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Philosophical Humor?

By Dr. Jeff Mirus (bio - articles - email) | Dec 29, 2009

I’m not sure why I’m writing this, but for the first time I’ve taken a close look at a mug decorated with Shakespearian insults which was, I think, given to my wife (an English teacher) some years ago. I just happened to notice that the mug was created and sold by The Unemployed Philosophers Guild, a merchandising operation started by two highly-educated brothers who couldn’t get jobs in the academic world.

I know how hard it is to be employed as a philosopher. My oldest son, Chris, is a philosophy professor at the University of Dallas, and I don’t think he’d say he came by his position easily. I also doubt he ever considered starting a company to produce silly mugs, mints, stationery, puppets, T-shirts and magnetic dress-up stickers. But in defense of the two brothers, these items are all loosely related to their intellectual interests in that they feature a variety of famous people, with considerable emphasis on the world’s great thinkers and artists. So if you want to dress up Obama with a cowboy hat on your fridge, well, now you can.

Or maybe you need an Andy Warhol puppet? The Unemployed Philosophers are here to serve: “Although we still contemplate truth and justice, it is our enduring goal to fulfill the materialistic desires of the funny and sophisticated everywhere!” In general, their offerings are neither funny nor sophisticated—unless, of course, you think sophomoric humor is sophisticated and funny when it comes with a picture of somebody famous. On the other hand, while the merchandise is sometimes irreverent, it is always unspeakably silly, so you never know. You might be able to burst a sophisticated bubble or two with the right purchases.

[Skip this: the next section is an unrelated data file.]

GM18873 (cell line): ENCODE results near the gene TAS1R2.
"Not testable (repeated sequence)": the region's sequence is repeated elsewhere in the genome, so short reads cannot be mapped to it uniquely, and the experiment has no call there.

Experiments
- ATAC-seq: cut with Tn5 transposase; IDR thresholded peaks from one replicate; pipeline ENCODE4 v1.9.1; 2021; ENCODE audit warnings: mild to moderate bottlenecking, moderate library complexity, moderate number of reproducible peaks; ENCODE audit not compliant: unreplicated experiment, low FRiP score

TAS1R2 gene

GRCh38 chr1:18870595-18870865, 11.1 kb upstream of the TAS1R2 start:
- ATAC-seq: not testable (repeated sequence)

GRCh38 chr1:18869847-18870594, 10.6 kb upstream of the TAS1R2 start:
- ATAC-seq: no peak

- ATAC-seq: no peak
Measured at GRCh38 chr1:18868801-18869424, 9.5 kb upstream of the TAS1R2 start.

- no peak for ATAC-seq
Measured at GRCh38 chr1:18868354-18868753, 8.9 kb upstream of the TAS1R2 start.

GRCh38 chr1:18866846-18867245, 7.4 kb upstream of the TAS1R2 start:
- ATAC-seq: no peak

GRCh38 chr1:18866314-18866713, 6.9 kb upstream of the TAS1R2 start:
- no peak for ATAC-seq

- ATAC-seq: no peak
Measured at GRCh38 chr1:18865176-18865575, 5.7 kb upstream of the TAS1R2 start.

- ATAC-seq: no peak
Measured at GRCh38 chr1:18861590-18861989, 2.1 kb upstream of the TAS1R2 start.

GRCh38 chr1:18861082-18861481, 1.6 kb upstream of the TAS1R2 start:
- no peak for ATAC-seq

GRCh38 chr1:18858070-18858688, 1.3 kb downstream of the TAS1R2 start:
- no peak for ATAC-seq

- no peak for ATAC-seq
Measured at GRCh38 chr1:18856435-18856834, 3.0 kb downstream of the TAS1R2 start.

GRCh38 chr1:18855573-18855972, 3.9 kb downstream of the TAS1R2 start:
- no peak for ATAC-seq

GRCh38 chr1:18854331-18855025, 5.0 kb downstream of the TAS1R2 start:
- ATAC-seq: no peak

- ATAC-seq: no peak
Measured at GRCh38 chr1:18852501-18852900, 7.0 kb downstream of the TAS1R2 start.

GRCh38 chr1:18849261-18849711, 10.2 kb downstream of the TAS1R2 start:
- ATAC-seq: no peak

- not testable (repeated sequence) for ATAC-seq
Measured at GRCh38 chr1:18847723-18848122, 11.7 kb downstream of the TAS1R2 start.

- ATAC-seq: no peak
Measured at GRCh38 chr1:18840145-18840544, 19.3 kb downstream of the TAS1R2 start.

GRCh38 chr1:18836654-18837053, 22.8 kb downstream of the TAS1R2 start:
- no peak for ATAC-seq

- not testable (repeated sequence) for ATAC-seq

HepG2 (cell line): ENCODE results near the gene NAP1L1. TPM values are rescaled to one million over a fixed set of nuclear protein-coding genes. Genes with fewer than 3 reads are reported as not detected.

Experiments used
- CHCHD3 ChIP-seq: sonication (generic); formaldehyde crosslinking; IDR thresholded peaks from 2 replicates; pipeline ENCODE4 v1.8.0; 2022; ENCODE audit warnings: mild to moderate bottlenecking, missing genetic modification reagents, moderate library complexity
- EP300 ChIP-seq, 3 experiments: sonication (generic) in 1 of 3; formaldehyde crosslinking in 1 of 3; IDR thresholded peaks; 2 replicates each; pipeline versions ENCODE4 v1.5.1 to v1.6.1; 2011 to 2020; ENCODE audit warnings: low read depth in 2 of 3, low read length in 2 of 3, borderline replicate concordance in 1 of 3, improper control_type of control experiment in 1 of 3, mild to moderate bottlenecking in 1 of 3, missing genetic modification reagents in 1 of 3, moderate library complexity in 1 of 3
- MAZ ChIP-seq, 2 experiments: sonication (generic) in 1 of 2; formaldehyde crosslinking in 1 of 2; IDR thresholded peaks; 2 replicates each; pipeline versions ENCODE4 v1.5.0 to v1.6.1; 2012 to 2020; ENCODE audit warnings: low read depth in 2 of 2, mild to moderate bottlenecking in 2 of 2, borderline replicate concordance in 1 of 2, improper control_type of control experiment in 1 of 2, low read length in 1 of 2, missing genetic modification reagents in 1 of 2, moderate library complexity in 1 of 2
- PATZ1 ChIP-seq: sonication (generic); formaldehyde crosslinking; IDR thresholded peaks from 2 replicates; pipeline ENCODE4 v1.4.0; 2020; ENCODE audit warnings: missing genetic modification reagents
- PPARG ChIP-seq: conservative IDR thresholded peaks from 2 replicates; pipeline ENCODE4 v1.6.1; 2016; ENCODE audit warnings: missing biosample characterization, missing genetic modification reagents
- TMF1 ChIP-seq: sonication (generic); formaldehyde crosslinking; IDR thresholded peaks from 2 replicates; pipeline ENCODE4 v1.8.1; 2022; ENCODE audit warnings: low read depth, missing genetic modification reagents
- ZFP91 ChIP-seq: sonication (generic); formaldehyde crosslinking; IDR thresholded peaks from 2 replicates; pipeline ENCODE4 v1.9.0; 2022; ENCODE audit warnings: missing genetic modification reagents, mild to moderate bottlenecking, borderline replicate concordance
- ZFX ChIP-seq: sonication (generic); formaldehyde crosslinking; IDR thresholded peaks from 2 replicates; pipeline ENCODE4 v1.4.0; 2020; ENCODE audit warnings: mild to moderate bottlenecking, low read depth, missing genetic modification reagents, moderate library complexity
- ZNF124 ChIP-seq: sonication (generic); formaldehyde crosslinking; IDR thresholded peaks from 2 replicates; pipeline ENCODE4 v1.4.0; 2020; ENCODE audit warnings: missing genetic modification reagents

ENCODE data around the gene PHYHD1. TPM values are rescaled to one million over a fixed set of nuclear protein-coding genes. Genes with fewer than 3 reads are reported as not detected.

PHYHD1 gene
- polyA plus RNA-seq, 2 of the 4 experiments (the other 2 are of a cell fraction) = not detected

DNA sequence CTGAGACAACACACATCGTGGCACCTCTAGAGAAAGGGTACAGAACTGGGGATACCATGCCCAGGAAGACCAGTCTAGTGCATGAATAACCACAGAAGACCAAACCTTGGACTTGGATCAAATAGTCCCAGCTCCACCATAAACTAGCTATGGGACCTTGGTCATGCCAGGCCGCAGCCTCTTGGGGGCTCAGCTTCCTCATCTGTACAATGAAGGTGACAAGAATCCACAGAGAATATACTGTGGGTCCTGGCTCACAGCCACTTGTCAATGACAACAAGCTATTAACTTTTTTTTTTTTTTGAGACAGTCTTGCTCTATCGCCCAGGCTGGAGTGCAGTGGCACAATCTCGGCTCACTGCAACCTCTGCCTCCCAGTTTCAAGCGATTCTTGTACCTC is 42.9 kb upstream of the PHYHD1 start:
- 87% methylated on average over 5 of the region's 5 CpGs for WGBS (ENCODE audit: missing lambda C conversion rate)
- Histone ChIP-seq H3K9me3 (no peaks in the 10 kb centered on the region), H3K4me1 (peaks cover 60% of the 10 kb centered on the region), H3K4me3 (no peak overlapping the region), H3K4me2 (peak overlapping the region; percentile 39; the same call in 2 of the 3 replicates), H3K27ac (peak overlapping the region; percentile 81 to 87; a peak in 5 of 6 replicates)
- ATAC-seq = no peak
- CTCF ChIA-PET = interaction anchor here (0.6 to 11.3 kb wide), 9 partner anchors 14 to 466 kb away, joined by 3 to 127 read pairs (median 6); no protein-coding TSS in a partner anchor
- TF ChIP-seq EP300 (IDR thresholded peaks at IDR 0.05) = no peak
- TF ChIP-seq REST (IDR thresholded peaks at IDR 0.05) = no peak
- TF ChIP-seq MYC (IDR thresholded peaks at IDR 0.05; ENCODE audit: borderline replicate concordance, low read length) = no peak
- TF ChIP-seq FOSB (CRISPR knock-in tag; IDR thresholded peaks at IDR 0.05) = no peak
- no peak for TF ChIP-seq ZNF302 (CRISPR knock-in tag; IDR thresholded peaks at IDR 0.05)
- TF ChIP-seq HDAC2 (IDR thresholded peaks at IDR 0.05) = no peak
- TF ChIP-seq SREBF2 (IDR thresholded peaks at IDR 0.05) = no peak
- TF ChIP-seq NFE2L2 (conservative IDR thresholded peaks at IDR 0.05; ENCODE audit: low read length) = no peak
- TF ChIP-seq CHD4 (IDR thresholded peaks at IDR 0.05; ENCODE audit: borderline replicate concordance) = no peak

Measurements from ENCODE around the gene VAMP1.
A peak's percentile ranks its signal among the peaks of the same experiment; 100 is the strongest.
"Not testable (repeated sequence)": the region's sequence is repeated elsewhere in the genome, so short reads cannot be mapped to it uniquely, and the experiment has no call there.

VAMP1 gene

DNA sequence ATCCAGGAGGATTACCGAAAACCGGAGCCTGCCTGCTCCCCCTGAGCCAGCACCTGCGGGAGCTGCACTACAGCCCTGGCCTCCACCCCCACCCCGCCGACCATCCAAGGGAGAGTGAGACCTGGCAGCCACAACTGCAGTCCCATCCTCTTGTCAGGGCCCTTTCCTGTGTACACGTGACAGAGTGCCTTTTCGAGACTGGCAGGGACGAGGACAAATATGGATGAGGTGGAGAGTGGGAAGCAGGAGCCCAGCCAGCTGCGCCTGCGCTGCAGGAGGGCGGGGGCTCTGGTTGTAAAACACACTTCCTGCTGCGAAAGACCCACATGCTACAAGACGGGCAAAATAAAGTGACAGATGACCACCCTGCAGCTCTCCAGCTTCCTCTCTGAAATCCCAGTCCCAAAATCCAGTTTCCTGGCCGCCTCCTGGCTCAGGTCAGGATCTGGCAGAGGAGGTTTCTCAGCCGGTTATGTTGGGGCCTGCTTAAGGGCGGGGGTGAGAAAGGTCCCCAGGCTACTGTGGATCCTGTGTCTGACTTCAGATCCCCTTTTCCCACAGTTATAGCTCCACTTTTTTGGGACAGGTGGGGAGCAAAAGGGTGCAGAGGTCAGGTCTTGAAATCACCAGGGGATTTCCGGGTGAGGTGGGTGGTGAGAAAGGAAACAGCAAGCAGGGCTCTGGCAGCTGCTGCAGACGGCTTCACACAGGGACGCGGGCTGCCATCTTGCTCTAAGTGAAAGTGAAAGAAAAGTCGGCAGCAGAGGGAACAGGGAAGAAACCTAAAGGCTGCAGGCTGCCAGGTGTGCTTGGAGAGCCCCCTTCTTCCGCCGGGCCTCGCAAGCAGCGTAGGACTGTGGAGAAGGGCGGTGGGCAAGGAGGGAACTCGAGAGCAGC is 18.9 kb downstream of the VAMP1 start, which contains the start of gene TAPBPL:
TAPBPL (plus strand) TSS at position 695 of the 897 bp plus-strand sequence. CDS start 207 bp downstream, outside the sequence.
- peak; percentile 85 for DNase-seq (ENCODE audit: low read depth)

Anyway, in washing our Shakespearian insult mug in preparation for a cup of tea today (very sophisticated, is tea), I happened to turn the mug over. That’s when I noticed the name and URL of The Unemployed Philosophers Guild, which I couldn’t quite resist pulling up online. That probably doesn’t matter really, but I also noticed a vital instructional warning printed clearly on the bottom of the mug: “For best results, use other side.”

I did. This is not an endorsement, but it worked.

Jeffrey Mirus holds a Ph.D. in intellectual history from Princeton University. A co-founder of Christendom College, he also pioneered Catholic Internet services. He is the founder of Trinity Communications and See full bio.

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